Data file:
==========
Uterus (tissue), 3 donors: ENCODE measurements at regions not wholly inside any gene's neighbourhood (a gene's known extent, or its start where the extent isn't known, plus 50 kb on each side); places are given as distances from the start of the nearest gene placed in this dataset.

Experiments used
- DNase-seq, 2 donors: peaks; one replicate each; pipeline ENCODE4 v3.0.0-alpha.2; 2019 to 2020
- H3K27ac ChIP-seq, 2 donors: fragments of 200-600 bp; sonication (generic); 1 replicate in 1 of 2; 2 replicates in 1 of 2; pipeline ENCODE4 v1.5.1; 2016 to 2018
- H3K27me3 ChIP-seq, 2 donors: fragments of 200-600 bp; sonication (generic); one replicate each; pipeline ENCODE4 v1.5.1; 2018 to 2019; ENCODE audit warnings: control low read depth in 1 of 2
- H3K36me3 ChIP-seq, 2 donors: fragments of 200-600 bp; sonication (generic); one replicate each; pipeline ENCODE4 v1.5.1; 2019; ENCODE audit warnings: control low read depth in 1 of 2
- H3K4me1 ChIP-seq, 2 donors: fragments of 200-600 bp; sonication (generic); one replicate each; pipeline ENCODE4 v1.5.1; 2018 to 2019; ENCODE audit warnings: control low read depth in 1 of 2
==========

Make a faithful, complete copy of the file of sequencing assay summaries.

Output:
Uterus (tissue), 3 donors: ENCODE measurements at regions not wholly inside any gene's neighbourhood (a gene's known extent, or its start where the extent isn't known, plus 50 kb on each side); places are given as distances from the start of the nearest gene placed in this dataset.

Experiments used
- DNase-seq, 2 donors: peaks; one replicate each; pipeline ENCODE4 v3.0.0-alpha.2; 2019 to 2020
- H3K27ac ChIP-seq, 2 donors: fragments of 200-600 bp; sonication (generic); 1 replicate in 1 of 2; 2 replicates in 1 of 2; pipeline ENCODE4 v1.5.1; 2016 to 2018
- H3K27me3 ChIP-seq, 2 donors: fragments of 200-600 bp; sonication (generic); one replicate each; pipeline ENCODE4 v1.5.1; 2018 to 2019; ENCODE audit warnings: control low read depth in 1 of 2
- H3K36me3 ChIP-seq, 2 donors: fragments of 200-600 bp; sonication (generic); one replicate each; pipeline ENCODE4 v1.5.1; 2019; ENCODE audit warnings: control low read depth in 1 of 2
- H3K4me1 ChIP-seq, 2 donors: fragments of 200-600 bp; sonication (generic); one replicate each; pipeline ENCODE4 v1.5.1; 2018 to 2019; ENCODE audit warnings: control low read depth in 1 of 2